I wanted to be Ralph, the mouse with the motorcycle.
In third grade, I wanted to be a mouse.
Not a timid mouse. Not a quiet mouse. And certainly not Mickey Mouse.
No, I wanted to be Ralph, the mouse with the motorcycle.
In the many appreciations of Beverly Cleary that have been posted since her death at age 104 last Thursday, there has been plenty of rightful attention paid to Ramona, her most famous character. Though I have nothing but respect for Ramona, my heart has always belonged to Ralph. Ms. Cleary always said she wrote “The Mouse and the Motorcycle” for her son. In doing this, she didn’t welcome just one boy into the world of her books; she welcomed generations of boys like me.
Third grade was a crucial time for me as a reader. I felt I was coming to a fork in the library aisles, where one path led to the Hardy Boys doing hardy boy things while Nancy Drew did mysteriously girl-coded things down the other.
Even though Princess Leia was my favorite character to be when I played “Star Wars” with my friends (unusual, but not that unusual) and Marion Ravenwood was my favorite when we played “Raiders of the Lost Ark” (highly unusual, to the point of oddness), I still felt I needed to head for the mountainous boy-book terrain. I was supposed to read for action, not depth. Feelings were not a mystery the Hardy Boys ever needed to solve.
Then I found Ralph.
We meet him in Room 215 of the Mountain View Inn, where a boy named Keith has just arrived. (Keith’s parents are in an adjoining room.) As soon as Keith settles in, he pokes around the room, coming very close to discovering the knothole behind which Ralph and his mouse family live. Then Keith does exactly what I would have done, had I been the one checking into Room 215: He takes out his toy cars, plays with them, and then lines them up in a neat row before he goes to sleep.
Like most boys my age (and some, but not nearly enough, girls), I had an abundant collection of Matchbox and Hot Wheels cars. Unlike most kids my age, I gave each of my cars a name and a personality, and it was usually the sedans that got the most play. While some of my cars raced, most of my time with them was spent on storytelling that I’d now call relationship oriented. In my hands, they came to life.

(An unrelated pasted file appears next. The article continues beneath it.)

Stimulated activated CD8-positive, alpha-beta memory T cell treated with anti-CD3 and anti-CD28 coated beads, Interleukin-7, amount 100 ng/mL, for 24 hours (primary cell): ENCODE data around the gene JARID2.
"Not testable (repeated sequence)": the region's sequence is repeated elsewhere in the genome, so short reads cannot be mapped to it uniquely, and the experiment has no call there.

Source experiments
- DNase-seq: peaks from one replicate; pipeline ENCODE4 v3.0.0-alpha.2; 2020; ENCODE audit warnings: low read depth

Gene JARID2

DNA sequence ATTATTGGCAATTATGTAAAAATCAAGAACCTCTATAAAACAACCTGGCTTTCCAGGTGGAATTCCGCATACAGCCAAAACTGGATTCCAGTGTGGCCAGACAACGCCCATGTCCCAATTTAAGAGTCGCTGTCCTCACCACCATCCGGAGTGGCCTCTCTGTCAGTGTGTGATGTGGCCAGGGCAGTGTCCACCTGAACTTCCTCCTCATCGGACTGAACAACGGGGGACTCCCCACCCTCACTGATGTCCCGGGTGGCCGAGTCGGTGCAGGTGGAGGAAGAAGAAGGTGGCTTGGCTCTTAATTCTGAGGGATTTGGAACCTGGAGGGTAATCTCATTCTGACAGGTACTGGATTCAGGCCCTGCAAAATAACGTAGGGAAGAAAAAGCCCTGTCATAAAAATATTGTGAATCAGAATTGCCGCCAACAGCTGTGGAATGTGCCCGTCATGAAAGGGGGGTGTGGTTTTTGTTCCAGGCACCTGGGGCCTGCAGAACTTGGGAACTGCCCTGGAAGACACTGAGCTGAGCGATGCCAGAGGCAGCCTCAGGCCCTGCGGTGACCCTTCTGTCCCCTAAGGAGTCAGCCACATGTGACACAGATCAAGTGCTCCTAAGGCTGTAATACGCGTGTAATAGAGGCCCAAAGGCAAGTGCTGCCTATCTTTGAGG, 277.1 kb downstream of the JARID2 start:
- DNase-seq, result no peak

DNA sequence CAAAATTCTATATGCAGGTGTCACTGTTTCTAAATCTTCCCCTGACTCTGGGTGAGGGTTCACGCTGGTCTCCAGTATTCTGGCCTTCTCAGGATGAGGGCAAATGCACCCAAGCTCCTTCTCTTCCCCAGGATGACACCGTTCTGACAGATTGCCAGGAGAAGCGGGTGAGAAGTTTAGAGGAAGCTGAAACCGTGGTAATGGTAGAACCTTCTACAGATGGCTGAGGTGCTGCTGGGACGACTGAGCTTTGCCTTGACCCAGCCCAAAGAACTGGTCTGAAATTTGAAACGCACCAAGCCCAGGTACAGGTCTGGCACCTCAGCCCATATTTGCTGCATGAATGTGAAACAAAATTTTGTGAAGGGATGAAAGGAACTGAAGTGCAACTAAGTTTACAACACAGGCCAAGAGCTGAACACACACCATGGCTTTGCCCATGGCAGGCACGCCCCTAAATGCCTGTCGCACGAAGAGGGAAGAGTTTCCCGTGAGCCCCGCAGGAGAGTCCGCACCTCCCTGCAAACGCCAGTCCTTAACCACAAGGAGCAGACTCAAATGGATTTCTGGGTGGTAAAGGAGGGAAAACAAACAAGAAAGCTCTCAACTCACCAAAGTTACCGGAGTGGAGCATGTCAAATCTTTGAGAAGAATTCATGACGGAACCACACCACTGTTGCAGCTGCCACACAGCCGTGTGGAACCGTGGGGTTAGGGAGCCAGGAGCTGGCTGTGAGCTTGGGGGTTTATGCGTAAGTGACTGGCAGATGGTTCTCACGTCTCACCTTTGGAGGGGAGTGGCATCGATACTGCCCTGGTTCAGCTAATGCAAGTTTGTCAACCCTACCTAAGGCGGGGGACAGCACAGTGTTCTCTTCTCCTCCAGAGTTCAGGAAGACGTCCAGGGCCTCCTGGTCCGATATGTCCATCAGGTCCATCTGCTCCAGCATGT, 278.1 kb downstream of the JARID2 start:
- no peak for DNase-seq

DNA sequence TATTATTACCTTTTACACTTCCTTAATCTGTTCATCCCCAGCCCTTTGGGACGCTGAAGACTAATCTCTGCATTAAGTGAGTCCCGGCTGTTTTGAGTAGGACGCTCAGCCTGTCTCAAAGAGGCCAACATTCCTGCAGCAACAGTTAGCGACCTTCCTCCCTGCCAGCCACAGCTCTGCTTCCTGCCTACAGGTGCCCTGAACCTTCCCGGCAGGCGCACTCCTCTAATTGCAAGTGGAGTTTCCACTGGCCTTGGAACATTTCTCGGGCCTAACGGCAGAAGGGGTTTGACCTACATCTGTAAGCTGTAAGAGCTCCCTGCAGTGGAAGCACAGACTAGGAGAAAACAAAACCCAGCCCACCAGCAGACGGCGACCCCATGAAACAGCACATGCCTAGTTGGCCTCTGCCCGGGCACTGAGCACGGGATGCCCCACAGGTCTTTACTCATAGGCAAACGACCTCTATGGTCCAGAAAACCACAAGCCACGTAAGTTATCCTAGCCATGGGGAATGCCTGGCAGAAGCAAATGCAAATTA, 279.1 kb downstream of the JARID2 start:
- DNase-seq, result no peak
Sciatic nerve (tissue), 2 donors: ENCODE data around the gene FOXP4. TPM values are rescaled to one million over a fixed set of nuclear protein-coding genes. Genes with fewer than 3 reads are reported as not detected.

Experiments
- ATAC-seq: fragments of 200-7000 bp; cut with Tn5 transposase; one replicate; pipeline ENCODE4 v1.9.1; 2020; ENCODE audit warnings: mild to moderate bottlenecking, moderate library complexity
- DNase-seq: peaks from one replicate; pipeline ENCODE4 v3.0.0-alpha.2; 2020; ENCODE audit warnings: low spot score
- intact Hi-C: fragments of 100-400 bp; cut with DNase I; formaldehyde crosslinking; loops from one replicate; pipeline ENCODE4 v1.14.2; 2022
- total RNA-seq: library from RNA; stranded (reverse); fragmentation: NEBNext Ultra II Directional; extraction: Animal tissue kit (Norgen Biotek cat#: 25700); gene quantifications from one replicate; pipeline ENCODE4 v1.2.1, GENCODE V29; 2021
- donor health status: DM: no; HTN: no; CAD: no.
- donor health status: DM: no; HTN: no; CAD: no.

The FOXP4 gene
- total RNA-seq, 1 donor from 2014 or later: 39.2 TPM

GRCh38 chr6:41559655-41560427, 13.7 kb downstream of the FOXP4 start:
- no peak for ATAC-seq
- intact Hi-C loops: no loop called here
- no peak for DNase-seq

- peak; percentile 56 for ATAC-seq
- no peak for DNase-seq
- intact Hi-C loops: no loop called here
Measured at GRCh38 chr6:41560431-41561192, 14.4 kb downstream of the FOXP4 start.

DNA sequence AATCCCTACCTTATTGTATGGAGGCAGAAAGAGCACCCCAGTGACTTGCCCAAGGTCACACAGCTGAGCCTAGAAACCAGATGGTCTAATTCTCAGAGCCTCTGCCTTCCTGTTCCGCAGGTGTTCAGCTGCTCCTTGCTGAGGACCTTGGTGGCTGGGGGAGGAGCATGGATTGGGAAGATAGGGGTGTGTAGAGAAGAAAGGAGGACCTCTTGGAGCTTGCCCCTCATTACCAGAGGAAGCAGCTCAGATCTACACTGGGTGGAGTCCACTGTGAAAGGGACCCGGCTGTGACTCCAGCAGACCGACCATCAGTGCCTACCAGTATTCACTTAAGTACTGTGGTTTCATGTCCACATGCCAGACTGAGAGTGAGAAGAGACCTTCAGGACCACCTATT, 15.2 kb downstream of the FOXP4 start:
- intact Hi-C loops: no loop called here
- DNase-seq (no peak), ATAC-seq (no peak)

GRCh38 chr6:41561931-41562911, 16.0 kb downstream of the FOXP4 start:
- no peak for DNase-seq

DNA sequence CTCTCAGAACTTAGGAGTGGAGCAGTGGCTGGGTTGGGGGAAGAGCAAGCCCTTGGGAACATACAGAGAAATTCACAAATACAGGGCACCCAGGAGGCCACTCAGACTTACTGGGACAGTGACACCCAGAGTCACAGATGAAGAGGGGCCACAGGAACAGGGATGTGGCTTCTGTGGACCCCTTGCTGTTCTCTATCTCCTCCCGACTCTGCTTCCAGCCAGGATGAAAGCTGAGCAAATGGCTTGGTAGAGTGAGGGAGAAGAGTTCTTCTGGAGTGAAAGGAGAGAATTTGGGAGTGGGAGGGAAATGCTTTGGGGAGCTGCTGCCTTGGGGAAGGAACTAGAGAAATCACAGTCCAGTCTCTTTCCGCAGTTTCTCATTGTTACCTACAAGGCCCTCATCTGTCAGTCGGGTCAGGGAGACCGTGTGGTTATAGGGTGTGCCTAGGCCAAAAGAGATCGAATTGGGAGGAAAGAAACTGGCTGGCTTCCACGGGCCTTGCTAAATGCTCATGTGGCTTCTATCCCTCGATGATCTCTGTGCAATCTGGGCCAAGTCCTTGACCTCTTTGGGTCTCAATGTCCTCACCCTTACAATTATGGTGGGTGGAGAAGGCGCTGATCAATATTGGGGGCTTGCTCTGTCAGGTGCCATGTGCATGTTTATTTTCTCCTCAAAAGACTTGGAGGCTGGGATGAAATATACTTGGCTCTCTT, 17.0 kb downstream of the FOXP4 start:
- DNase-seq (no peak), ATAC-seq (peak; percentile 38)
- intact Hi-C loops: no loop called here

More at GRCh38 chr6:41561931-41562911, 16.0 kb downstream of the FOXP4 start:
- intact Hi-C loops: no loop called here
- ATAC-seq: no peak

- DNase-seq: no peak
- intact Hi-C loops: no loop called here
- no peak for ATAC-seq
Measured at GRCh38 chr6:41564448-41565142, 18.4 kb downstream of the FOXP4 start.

Because of this, I knew exactly how Ralph felt, the first time he watched Keith play:
Ralph was eager, excited, curious, and impatient all at once. The emotion was so strong it made him forget his empty stomach. It was caused by those little cars, especially that motorcycle and the pb-pb-b-b-b sound the boy made. That sound seemed to satisfy something within Ralph, as if he had been waiting all his life to hear it.
Beverly Cleary knew what she was doing. She was writing directly to the reader, showing that she knew us and what our lives and feelings were like. She helped me realize I didn’t need to change myself into a detective or a knight or a Revolutionary War soldier in order to have an adventure or to be a boy. The adventure would come to me as part of the life I knew.
Claiming a book about a talking mouse as a work of realism might seem a stretch, but Ms. Cleary’s magic was that she placed her flights of fancy so firmly in the lives of her very human characters that reading her stories always feels like soaring through real life. This was an inspiration to me as a reader and, later, as an author; it’s not a coincidence that I can trace back my writing career to the stories I wrote in third grade.
Keith and Ralph bond over the fact that their parents tell them they get in trouble because they don’t stop to use their heads. They talk to each other about how “you grow a little bit every day” but at the same time “it takes so long.” The big quest in the book comes not when Ralph wants to show he’s an alpha mouse, but when he needs to get an elusive aspirin for his new friend. The two of them care about each other in the way my Matchbox cars cared about each other, and that helped me understand such caring wasn’t just acceptable, but necessary.
Like Judy Blume with her Fudge books, Ms. Cleary showed readers that books about boys didn’t have to be junior versions of books about men; instead they could be tales of making it through the peculiar things life throws your way. Ms. Cleary — and Ms. Blume — also knew that once you gain devoted readers, you can take them into the better place where “boy book” and “girl book” categories have little meaning. Ralph led me to Ramona. Fudge led me to Margaret and Deenie. All of them led to me and a number of my fellow kid-lit peers (male, female, nonbinary) to becoming writers.
When Keith and Ralph first speak, Ms. Cleary writes, “Neither the mouse nor the boy was the least bit surprised that each could understand the other. Two creatures who shared a love for motorcycles naturally spoke the same language.”
Ms. Cleary spoke the same language as so many kids, and so naturally. How wise of an author to use a mouse, a motorcycle and a boy who loves cars to guide me where I needed to go, as a reader, a writer and a human being.
David Levithan is the author, most recently, of “The Mysterious Disappearance of Aidan S. (as Told to His Brother).”